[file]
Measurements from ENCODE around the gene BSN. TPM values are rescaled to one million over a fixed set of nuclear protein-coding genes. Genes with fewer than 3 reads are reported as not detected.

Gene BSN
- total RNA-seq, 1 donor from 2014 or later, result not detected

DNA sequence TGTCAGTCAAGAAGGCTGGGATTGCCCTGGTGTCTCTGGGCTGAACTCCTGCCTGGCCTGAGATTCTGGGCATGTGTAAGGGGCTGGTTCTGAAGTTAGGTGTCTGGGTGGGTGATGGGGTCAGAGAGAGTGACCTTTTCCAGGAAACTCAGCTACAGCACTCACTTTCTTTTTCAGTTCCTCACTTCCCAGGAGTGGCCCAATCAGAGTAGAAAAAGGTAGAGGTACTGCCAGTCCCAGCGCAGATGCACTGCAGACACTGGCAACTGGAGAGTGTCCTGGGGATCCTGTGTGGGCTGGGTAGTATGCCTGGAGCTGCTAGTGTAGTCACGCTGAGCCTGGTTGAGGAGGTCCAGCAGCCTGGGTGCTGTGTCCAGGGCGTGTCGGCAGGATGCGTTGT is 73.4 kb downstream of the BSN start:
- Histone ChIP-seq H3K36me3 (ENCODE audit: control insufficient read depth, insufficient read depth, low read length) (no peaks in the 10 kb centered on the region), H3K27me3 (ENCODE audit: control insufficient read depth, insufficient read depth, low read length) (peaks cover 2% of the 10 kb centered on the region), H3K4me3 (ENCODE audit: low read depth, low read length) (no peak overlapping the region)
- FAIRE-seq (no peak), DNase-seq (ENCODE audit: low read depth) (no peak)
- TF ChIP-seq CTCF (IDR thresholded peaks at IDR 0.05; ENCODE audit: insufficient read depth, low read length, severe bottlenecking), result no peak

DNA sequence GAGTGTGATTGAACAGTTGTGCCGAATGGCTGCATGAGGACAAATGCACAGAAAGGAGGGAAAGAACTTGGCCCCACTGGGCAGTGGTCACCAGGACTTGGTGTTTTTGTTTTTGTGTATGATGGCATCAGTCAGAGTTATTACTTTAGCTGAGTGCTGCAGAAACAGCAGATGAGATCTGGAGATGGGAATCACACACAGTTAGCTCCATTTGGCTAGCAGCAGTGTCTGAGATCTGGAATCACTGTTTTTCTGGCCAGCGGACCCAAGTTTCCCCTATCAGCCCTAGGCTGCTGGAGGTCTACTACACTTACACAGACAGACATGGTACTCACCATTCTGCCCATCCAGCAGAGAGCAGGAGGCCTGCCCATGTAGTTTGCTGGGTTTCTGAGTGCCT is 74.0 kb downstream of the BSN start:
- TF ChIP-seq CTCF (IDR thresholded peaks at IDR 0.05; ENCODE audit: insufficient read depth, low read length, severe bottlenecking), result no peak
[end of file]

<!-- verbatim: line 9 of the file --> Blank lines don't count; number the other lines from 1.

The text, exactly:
- TF ChIP-seq CTCF (IDR thresholded peaks at IDR 0.05; ENCODE audit: insufficient read depth, low read length, severe bottlenecking), result no peak